But of all his children, the king feared most for those who had valiantly opposed the dark prince. These, the king knew, would feel the full brunt of the evil prince’s wrath. These heroic sons and daughters had already proved their worth and determination. The king knew that they would return triumphantly. But these faithful were still required to go forth, for that was the way.
The king called these few together and offered them a brief journey into the world and a speedy return. Some accepted this gracious offer. Others softly asked, “Is there yet more that we can do?” The king replied that, yes, there was more. To these he proposed a mission. The valiant were to go into the world to help the royal prince fulfill the king’s purposes. They were to go in disguise, that the dark prince might not have power over them. The disguise would take many forms. To some, it would be a physical infirmity, to others, an affliction of the mind. The burden of the disguise would be difficult to bear, but to these special children, nothing that the king could ask would ever be too much.
There were others among the king’s children whom he truly desired to return to him. He did not want the time and distance to fade their yearning for the kingdom. Some of these he anointed to accompany his valiant children, in their various guises, along their journey away from the kingdom. On the one part, the king knew that his valiant would be well cared for, in spite of the hardship of the disguise that must be carried through their journey. On the other part, the king knew equally well that those he loved would respond to the mission of his valiant children, and return to the throne with confidence.
So the valiant went out to the world, quietly helping their brothers and sisters. The disguise that acted as a shield for the children became a means for bringing much light and peace, power and perspective to the lives of those whom the king loved.
And so it was that many of those loved by the king returned to the gates of the kingdom after completing an honorable journey. Often their return came many years after the valiant children they had accompanied for so long.
How sweet was the reunion in the court when the valiant were once again with their caretakers. All wished that this moment could last forever. At length, the king came forward. All were quiet as he expressed his own pleasure. He paused, stepped into the midst of the gathering and commanded that the disguises be removed. Those whom the king loved were at first speechless when they recognized those valiant souls who had championed the king’s plan so long ago. They bowed before the great and noble children who condescended to suffer such great affliction in their journey, and wept with the realization that the sacrifice had been for their own poor souls.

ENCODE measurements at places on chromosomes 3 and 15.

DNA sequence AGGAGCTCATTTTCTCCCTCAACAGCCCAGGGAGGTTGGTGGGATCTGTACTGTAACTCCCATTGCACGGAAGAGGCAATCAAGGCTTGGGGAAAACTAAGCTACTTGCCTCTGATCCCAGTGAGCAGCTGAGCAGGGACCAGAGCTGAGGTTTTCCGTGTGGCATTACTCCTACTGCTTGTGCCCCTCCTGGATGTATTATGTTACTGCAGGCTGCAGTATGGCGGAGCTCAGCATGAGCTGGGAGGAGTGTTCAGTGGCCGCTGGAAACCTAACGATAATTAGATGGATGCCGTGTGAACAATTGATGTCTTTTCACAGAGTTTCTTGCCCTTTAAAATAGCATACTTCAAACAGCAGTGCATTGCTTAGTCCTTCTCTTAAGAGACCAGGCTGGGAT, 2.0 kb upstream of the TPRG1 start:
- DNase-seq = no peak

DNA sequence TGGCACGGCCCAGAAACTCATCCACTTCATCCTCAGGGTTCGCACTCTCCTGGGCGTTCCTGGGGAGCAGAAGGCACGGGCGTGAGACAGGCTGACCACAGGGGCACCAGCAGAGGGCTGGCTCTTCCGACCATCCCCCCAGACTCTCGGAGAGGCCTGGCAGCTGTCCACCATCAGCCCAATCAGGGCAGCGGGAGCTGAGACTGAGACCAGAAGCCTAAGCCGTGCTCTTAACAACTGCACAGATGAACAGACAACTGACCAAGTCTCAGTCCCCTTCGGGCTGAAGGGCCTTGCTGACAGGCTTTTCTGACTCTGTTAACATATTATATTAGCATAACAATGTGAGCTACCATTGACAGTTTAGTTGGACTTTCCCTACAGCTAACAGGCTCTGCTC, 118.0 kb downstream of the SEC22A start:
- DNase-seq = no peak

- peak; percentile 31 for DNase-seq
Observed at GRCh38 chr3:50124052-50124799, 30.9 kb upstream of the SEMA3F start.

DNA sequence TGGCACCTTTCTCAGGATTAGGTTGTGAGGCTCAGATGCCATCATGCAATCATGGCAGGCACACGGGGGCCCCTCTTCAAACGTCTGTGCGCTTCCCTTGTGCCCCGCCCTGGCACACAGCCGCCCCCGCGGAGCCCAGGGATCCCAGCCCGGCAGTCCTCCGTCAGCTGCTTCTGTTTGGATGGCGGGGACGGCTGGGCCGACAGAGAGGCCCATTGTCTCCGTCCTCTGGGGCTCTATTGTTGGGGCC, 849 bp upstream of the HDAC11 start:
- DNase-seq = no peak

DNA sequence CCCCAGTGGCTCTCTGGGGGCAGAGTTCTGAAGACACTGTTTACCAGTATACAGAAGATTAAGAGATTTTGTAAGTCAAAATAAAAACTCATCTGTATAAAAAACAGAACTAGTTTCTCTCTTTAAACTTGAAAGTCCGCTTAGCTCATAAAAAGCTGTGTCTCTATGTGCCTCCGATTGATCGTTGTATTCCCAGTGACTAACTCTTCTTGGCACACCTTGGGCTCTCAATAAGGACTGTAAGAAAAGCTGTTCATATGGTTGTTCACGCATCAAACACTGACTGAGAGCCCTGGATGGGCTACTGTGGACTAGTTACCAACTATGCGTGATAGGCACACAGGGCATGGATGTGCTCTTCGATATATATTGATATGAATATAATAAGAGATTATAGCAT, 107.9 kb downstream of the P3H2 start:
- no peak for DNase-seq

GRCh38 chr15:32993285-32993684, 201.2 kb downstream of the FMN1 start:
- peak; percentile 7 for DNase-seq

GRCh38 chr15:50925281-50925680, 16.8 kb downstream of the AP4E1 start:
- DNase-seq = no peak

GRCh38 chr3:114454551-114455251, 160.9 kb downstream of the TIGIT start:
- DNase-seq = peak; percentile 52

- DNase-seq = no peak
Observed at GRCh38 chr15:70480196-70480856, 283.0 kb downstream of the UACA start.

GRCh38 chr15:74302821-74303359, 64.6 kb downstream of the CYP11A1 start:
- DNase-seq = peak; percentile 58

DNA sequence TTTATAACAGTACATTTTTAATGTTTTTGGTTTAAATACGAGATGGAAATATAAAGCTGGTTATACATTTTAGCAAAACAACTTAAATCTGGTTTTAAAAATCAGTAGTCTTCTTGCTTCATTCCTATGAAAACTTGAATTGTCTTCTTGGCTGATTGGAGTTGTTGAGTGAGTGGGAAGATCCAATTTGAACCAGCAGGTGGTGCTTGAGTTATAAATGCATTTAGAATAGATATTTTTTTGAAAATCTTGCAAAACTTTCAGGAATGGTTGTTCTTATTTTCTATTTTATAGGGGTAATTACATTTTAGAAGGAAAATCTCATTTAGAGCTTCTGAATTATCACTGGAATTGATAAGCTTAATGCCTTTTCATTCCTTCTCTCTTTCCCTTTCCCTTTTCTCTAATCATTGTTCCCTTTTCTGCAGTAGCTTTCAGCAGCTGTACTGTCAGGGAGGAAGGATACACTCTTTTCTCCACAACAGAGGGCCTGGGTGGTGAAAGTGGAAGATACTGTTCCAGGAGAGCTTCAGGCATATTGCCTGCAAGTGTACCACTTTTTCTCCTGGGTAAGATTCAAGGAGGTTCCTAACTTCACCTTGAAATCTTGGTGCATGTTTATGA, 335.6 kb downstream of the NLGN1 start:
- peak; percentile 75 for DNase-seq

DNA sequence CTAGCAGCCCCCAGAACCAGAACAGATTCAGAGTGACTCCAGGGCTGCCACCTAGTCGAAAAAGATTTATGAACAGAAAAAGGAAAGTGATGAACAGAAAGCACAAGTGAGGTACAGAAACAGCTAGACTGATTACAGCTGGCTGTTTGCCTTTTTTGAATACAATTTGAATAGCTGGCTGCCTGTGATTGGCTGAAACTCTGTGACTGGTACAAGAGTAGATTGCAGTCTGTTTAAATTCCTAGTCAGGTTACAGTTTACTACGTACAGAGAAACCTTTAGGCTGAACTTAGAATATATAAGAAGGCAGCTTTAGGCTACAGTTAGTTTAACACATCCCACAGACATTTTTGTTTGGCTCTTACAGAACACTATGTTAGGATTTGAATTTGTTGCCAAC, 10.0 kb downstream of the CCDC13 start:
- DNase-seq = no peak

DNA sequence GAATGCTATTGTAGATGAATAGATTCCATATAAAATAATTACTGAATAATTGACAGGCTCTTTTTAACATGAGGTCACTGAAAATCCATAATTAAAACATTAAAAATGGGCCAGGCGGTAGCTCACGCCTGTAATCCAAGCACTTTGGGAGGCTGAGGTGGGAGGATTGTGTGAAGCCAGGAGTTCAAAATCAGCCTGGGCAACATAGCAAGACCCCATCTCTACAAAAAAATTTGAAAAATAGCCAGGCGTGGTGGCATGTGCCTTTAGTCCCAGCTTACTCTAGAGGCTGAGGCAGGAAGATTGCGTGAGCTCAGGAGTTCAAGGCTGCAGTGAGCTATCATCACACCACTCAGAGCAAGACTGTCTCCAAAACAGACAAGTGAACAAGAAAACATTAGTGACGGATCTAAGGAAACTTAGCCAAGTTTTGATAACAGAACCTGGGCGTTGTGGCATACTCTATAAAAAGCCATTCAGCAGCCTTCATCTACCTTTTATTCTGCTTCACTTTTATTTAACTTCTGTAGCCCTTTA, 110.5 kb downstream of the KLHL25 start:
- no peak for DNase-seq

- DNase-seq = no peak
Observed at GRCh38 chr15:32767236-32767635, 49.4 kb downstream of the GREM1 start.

The king returned to his throne. He called the valiant children to stand at his right hand alongside the crown prince. Then with a loving smile, he beckoned those whom he loved to take their place at his side. “Your service to these noble children,” he said, “will forever stand as a memorial to your souls. Dreams set aside, courses altered and comforts forgone will be remembered for eternity. The reward I give is just. Well done.”
Ó Copyright 1992 Lance Boldt
Nancy and I have seven children. Our fourth is a beautiful, blue-eyed boy named Joshua – who has Down syndrome. The story behind the story, “Secret Journey” goes back to January 1992, when Josh was six months old. Nancy, Josh and I were in a new friend’s home with about eight other couples with special needs children. The social worker from Josh’s early intervention program had called a meeting to give the dads a chance to meet and share their stories. The moms had already done this at school. When the time came to tell “our stories”, two things happened for me: 1. I became increasingly grateful that Josh only had Down syndrome, a ventricle septal defect, asthma and a threat of cystic fibrosis. Some of the other families were struggling with, what seemed to me, much more difficult problems. 2. I felt a growing despair as I saw these wonderful people anguishing over one word, one question, one prayer – “WHY?” Now don’t get me wrong. We were struggling: medical conditions, a box of medical bills that seemed to come from everywhere and with which we did not have the emotional capacity to deal, feelings of guilt and a tremendous fear of the unknown. We did not feel we had all the answers to the cosmic “WHY”, but at least we felt we had a context. I wanted to offer some relief, share some of what I felt to be true – but how. I went to bed with a heavy heart. I awoke with a story. That is how “Secret Journey” came to be.
Nancy and I have seven children. Our fourth is a beautiful, blue-eyed boy named Joshua – who has Down syndrome. The story behind the story, “Secret Journey” goes back to January 1992, when Josh was six months old. Nancy, Josh and I were in a new friend’s home with about eight other couples with special needs children. The social worker from Josh’s early intervention program had called a meeting to give the dads a chance to meet and share their stories. The moms had already done this at school.
When the time came to tell “our stories”, two things happened for me:
1. I became increasingly grateful that Josh only had Down syndrome, a ventricle septal defect, asthma and a threat of cystic fibrosis. Some of the other families were struggling with, what seemed to me, much more difficult problems.
2. I felt a growing despair as I saw these wonderful people anguishing over one word, one question, one prayer – “WHY?”
Now don’t get me wrong. We were struggling: medical conditions, a box of medical bills that seemed to come from everywhere and with which we did not have the emotional capacity to deal, feelings of guilt and a tremendous fear of the unknown. We did not feel we had all the answers to the cosmic “WHY”, but at least we felt we had a context.
I wanted to offer some relief, share some of what I felt to be true – but how.
I went to bed with a heavy heart. I awoke with a story. That is how “Secret Journey” came to be.